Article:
Vol. 16 nº 2 - Apr/May/Jun de 2022
Pages 213 to 219

Non-motor symptoms fluctuations in patients with Parkinson‚?Ts disease at the Clinical Hospital of Salvador, Bahia
Flutua√ß√Ķes de sintomas n√£o motores em pacientes com doen√ßa de Parkinson no Hospital das Cl√≠nicas de Salvador, Bahia

Authors: Karollyne Santos Barreto1; Jamary Oliveira Filho2; Luana Dias Reis1; Tayane Guimar√£es Ribeiro3; Roberta Borges Gomes Kauark2


Descriptors: Parkinson Disease; Symptom Assessment.
Doença de Parkinson; Avaliação de Sintomas.

Motor fluctuations in Parkinson‚?Ts disease (PD) are a frequent long-term complication. Knowledge is limited on the prevalence and incidence of non-motor symptoms (NMS) fluctuations, especially in Brazil.
OBJECTIVE: The objective of this study was to verify the frequency of NMS fluctuations and its relationship with other aspects of PD in patients followed at an outpatient movement disorders clinic
METHODS: This is a cross-sectional study in which patients were evaluated for the presence of both types of fluctuations using the Wearing Off Questionnaire (WOQ-19)
RESULTS: A total of 37 patients (11 women and 26 men) were participated in this study, and the frequency of NMS fluctuations was 54.1% (90.9% in women and 38.5% in men). Anxiety was the most frequent non-motor fluctuation (35.1%). The highest percentage of NMS fluctuations (70%) was found in the group in which disease duration was more than 6 years. Most patients with motor fluctuations also had NMS fluctuations (66.7%). No patient presented with isolated NMS fluctuations.
CONCLUSIONS: This study showed that, in the study population, approximately half of the patients had NMS fluctuations, with a higher frequency among women. A higher frequency was present in patients with earlier age of diagnosis, longer duration, and greater severity of disease. These findings point to the importance of recognizing the fluctuations of NMS in the study population, since these may not be spontaneously mentioned by the patient, who is remaining unnoticed, undiagnosed, and not treated by the neurologist, representing a significant aggravating factor in the patient‚?Ts quality of life

A flutua√ß√£o dos sintomas na doen√ßa de Parkinson √© uma complica√ß√£o frequente em longo prazo. Pouco √© conhecido sobre a preval√™ncia e a incid√™ncia de flutua√ß√Ķes de sintomas n√£o motores (SNM), principalmente na popula√ß√£o brasileira.
OBJETIVO: Verificar a frequ√™ncia das flutua√ß√Ķes dos SNM e sua rela√ß√£o com outros aspectos da doen√ßa de Parkinson em pacientes acompanhados em ambulat√≥rio de movimentos anormais do Hospital das Cl√≠nicas de Salvador, Bahia.
Trata-se de um estudo de corte transversal, no qual os pacientes foram avaliados quanto √† presen√ßa de flutua√ß√Ķes utilizando-se o Wearing-Off Questionnaire (WOQ-19).
RESULTADOS: O total de 37 pacientes (11 mulheres e 26 homens) participou do estudo. A frequ√™ncia de flutua√ß√Ķes dos SNM foi de 54,1% (90,9% no sexo feminino e 38,5% no sexo masculino). Ansiedade foi a flutua√ß√£o n√£o motora mais frequente (35,1%). O maior percentual de flutua√ß√Ķes dos SNM (70%) encontrou-se no grupo cujo tempo de doen√ßa estava acima de seis anos. A maioria dos pacientes com flutua√ß√Ķes motoras teve tamb√©m flutua√ß√Ķes dos SNM (66,7%). Nenhum paciente apresentou apenas flutua√ß√£o de SNM.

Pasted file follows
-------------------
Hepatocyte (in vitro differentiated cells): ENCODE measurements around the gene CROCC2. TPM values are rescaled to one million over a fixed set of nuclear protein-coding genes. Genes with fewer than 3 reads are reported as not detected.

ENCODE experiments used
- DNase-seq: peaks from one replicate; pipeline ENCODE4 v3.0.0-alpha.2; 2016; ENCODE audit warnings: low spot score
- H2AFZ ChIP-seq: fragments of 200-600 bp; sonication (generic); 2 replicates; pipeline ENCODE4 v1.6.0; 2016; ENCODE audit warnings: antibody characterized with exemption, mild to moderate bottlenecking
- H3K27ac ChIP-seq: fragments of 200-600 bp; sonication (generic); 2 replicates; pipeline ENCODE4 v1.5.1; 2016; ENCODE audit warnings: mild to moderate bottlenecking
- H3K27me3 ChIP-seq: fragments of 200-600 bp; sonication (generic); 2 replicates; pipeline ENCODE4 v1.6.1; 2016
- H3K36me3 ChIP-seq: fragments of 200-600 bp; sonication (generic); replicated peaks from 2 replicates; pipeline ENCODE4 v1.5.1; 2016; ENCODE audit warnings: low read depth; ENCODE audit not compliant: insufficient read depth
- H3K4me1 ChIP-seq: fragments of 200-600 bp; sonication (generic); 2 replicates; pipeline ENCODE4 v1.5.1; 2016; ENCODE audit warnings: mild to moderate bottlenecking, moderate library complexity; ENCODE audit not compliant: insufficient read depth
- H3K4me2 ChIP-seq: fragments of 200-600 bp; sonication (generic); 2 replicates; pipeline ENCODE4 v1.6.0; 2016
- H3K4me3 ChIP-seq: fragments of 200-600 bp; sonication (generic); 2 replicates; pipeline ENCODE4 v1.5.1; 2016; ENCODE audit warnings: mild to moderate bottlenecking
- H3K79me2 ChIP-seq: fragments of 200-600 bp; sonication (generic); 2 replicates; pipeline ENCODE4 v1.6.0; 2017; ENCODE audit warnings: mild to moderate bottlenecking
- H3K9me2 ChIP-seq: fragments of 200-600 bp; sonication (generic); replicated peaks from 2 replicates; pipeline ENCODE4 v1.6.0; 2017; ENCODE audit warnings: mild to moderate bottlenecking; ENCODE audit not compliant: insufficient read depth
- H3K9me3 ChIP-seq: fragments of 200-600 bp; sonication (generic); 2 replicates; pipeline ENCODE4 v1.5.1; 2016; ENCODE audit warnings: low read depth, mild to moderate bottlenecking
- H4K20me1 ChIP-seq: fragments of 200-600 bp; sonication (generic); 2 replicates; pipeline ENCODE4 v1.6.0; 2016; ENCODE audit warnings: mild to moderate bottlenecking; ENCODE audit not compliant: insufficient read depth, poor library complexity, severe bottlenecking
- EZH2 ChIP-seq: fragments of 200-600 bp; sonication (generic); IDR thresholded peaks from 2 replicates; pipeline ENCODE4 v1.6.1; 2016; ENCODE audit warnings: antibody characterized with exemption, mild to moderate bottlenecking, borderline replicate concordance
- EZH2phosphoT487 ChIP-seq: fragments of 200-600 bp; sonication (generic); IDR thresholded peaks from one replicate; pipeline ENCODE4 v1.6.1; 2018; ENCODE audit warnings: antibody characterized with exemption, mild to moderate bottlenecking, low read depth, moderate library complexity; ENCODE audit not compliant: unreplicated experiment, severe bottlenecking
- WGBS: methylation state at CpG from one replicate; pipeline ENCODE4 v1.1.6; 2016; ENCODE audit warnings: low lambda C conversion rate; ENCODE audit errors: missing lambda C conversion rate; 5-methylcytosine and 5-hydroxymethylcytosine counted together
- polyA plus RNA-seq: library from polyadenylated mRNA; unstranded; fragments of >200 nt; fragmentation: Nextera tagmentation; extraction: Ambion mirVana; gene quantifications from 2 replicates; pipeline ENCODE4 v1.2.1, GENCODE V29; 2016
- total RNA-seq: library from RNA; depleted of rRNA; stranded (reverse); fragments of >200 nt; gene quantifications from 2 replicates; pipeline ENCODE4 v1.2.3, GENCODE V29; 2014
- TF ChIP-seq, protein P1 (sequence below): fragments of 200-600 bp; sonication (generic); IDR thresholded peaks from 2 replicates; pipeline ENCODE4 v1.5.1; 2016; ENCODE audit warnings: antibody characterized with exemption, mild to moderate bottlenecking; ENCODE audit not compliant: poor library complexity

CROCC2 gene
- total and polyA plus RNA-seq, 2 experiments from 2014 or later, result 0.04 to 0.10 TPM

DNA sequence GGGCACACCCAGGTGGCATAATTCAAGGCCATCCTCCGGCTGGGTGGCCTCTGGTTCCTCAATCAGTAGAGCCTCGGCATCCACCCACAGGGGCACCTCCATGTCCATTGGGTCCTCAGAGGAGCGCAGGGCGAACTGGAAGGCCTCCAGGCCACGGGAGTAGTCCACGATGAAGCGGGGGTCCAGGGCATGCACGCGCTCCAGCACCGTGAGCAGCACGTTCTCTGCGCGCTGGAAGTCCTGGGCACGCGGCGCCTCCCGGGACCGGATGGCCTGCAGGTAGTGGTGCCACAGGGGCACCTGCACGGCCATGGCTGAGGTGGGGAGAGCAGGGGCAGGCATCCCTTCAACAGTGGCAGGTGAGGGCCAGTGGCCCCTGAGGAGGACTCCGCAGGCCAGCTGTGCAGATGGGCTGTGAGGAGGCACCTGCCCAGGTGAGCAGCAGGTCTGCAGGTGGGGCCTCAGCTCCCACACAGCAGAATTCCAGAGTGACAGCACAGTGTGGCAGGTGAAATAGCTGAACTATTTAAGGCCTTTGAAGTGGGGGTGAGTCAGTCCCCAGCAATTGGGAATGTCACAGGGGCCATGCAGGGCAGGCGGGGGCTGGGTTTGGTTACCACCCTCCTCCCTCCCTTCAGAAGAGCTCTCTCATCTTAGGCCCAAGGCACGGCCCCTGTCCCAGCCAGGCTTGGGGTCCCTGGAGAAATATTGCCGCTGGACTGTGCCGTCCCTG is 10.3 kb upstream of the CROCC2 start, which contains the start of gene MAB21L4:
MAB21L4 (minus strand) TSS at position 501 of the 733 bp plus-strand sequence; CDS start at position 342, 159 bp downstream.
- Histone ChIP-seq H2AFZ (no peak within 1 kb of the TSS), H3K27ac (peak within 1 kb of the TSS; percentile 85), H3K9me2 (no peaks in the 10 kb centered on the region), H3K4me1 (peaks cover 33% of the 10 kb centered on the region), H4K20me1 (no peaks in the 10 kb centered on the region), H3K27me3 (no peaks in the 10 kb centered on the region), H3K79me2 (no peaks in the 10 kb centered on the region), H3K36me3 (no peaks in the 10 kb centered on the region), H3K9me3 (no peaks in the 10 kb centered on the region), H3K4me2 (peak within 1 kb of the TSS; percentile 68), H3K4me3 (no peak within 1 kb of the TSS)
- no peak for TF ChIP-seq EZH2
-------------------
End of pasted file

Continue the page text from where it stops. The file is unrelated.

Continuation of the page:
CONCLUS√ES: O presente estudo mostrou que, na popula√ß√£o estudada, aproximadamente metade dos pacientes apresentaram flutua√ß√Ķes dos SNM, sendo essa frequ√™ncia maior no sexo feminino. Estes achados apontam para a import√Ęncia do reconhecimento das flutua√ß√Ķes dos SNM na popula√ß√£o estudada, j√° que elas podem n√£o ser espontaneamente citadas pelo paciente, passando despercebidas, n√£o sendo diagnosticadas nem tratadas pelo neurologista e constituindo-se em agravante n√£o desprez√≠vel na qualidade de vida dos pacientes.


Parkinson‚?Ts disease (PD) is the second most common neurodegenerative disorder worldwide1. Although the disease is widely known for its motor symptoms (MS), the involvement of structures outside the basal nuclei circuit is quite significant, and the resulting changes form a set of symptoms called non-MS (NMS). Psychiatric-behavioral disorders, autonomic dysfunctions, and sensory symptoms are among the most common non-motor manifestations2. These changes may precede the onset of MS and continue to progress after the diagnosis of PD, following the patients throughout their lifetime3.

Treatment with dopamine replacement is very effective during the first year of the disease, significantly decreasing the appearance of MS4. However, with the progress of dopaminergic neuronal degeneration and long-term treatment, complications begin to emerge, one of them being the shortening duration of the medication effect. As a result, parkinsonian symptoms, once suppressed by therapy, start to manifest in different levels before the next dose is taken. This phenomenon is also known as end-of-dose deterioration or wearing-off2. The appearance of fluctuations in symptoms is so common that, in their absence, a reassessment of the diagnosis of PD should be performed.